Dr. Bernd Weber: Promoting innovation beyond mere headlines and buzzwords in the political debate is a challenge. It’s important to come up with a good narrative, a framework, and of course, precise policy concepts to sustain innovative approaches. How can we reach net-zero while at the same time contribute to prosperity and ensure social acceptance? For me, the key to achieve this lies in a focus on market orientation and innovation. It is very important for Germany and Europe to promote and foster a framework where startups can emerge, scale up, and prosper, to then help us tackle the goal of net-zero. This is not only a question of technological innovation but also about policy innovation and the mindset. We need to shift from rigid regulation trying to prescribe and foresee everything in a top-down manner towards boosting innovation, becoming much more agile and courageous in our policy approaches. This would provide us with a huge opportunity. More patents are filed in cleantech in Europe than in any non-European country, with Germany accounting for a particularly large number. But these innovations are hardly scaled up, so that startup companies do not reach the demonstration or commercialization phase of their technologies.

Christian Busch: Let’s use that as a quick segue to talk about the U.S. One number that I saw in the PwC report on The State of Climate Tech 2020 is that about $60 billion have been invested in climate tech startups between 2013 and 2019, of which almost 60% were in North America, about a third was in China, and the EU was far behind with about 12%. In the U.S. President Biden has changed the narrative and enabled the American capitalist spirit to take over and really start investing in the climate tech space. Some states like California have been frontrunners in climate investing. In regulatory frameworks, Texas is surprisingly far along – it is one of the largest wind energy producers in the world. Florida is home to one of the largest solar energy producers. So there are definitely things happening, but what will unlock a lot of the growth in the U.S. is that there is a large amount of private capital flowing into the space. I have probably seen a dozen new climate funds that focus more on early-stage startups in the last few months. There are also rumors about several of the very large Silicon Valley funds raising separate $5 billion, $10 billion climate funds that are going to go live later this year.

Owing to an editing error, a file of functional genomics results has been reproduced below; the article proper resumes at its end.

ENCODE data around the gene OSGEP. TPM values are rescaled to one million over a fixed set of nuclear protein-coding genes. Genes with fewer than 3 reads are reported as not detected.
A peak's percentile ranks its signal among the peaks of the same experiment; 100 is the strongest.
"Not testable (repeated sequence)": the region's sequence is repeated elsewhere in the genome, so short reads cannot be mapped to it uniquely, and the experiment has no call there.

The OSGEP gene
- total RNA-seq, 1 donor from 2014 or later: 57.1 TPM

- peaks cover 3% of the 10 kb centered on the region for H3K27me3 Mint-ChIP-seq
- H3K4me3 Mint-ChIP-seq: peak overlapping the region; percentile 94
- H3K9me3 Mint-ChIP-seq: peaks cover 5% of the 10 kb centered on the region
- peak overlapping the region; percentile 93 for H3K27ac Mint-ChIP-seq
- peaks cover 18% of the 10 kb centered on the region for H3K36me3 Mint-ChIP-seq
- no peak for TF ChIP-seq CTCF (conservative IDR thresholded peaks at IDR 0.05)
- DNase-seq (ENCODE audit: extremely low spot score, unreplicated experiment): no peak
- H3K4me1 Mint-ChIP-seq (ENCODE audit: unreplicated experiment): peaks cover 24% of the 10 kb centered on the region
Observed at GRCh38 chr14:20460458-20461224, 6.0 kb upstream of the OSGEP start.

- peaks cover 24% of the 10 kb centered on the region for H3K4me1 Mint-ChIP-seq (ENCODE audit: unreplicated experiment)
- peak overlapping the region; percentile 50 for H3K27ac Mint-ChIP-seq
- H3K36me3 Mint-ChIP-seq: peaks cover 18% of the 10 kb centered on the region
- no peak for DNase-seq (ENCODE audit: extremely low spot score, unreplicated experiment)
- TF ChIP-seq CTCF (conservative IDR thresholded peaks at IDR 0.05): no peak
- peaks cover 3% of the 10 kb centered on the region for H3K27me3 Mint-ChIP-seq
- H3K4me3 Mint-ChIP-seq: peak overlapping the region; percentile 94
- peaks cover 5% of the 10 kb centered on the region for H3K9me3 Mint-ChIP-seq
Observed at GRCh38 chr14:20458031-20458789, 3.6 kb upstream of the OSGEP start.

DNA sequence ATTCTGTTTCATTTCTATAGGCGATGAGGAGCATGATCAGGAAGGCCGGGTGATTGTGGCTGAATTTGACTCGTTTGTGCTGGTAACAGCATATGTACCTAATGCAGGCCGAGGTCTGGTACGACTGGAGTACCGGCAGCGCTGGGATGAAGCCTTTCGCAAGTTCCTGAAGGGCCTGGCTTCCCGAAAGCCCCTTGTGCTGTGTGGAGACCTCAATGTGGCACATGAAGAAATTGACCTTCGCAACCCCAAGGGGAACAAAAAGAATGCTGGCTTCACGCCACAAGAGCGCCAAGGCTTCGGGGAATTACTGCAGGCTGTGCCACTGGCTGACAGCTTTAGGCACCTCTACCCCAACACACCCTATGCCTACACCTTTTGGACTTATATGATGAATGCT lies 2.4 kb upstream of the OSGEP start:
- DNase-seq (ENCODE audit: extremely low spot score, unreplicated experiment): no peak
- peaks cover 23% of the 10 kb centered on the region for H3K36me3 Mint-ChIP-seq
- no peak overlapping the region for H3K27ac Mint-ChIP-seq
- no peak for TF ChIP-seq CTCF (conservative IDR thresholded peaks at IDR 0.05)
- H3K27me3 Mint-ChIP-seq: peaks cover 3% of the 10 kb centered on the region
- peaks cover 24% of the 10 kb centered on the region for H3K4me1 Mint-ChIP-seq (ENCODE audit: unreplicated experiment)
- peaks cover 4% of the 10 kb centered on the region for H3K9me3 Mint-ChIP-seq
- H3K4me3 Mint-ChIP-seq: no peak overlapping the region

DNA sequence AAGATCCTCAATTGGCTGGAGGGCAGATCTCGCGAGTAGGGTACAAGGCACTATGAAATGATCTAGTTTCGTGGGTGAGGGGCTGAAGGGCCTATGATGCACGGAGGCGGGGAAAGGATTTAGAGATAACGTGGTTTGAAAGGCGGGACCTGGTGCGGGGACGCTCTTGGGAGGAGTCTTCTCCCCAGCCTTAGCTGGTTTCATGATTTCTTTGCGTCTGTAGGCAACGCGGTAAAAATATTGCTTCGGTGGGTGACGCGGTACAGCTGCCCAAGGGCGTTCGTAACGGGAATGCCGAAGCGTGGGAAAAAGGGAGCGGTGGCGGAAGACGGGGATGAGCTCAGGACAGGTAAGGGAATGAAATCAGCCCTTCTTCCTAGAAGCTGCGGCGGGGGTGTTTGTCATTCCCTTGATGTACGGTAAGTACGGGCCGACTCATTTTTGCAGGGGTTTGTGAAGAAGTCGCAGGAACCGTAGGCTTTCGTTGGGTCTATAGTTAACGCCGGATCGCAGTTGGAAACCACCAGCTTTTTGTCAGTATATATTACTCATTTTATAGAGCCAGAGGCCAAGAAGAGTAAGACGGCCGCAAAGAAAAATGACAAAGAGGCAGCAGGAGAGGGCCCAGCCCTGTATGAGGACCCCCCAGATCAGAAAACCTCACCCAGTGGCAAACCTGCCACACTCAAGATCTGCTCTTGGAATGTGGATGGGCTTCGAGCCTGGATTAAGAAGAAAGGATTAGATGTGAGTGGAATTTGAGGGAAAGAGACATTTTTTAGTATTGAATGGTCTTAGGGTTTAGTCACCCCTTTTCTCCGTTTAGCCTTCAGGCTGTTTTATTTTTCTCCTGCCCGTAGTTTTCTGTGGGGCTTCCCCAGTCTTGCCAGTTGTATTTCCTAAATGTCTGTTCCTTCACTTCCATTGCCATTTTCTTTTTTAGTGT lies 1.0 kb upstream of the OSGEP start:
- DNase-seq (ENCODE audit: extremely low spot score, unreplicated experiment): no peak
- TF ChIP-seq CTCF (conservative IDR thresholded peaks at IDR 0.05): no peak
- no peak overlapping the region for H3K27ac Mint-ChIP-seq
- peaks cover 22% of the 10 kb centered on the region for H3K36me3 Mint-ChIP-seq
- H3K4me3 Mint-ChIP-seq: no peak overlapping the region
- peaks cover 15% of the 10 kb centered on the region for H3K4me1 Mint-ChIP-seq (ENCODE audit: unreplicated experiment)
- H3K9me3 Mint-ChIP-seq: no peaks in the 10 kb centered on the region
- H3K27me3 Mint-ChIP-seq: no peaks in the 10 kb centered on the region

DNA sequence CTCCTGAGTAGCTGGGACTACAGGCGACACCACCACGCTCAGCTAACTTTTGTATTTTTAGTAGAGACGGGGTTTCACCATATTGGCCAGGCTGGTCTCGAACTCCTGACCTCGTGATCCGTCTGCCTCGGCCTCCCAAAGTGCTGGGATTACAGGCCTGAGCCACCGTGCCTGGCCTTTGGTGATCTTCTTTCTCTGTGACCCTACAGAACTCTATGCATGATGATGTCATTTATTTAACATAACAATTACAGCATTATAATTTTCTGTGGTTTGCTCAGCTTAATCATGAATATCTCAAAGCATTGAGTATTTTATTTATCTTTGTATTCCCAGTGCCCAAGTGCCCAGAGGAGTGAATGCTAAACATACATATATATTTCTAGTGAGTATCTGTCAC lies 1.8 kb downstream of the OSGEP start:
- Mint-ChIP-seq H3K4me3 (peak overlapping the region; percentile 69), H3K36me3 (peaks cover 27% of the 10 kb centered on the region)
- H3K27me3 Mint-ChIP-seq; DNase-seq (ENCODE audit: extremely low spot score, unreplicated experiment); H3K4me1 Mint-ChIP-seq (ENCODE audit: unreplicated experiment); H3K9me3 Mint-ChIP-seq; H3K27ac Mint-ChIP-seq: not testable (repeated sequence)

To frame the opportunities or the verticals, I will give some stats from Breakthrough Energy. You can split climate into five main buckets: (i) electricity, which accounts for about 27% of global greenhouse gas emissions, (ii) transportation with 16%, (iii) manufacturing with 31% (this includes things like cement), (iv) buildings with 7%, and (v) agriculture with 19%. When you think about the opportunity set, from the U.S. perspective, energy is huge. That includes electricity, transportation, and manufacturing – as most people know, the U.S. is not as much of a manufacturing state anymore, but still a very large market. Buildings and agriculture are comparatively small in the U.S.

When you think about the opportunities, where do you look in Europe, or Germany specifically, and what do you think makes the most sense to start aggressively exporting?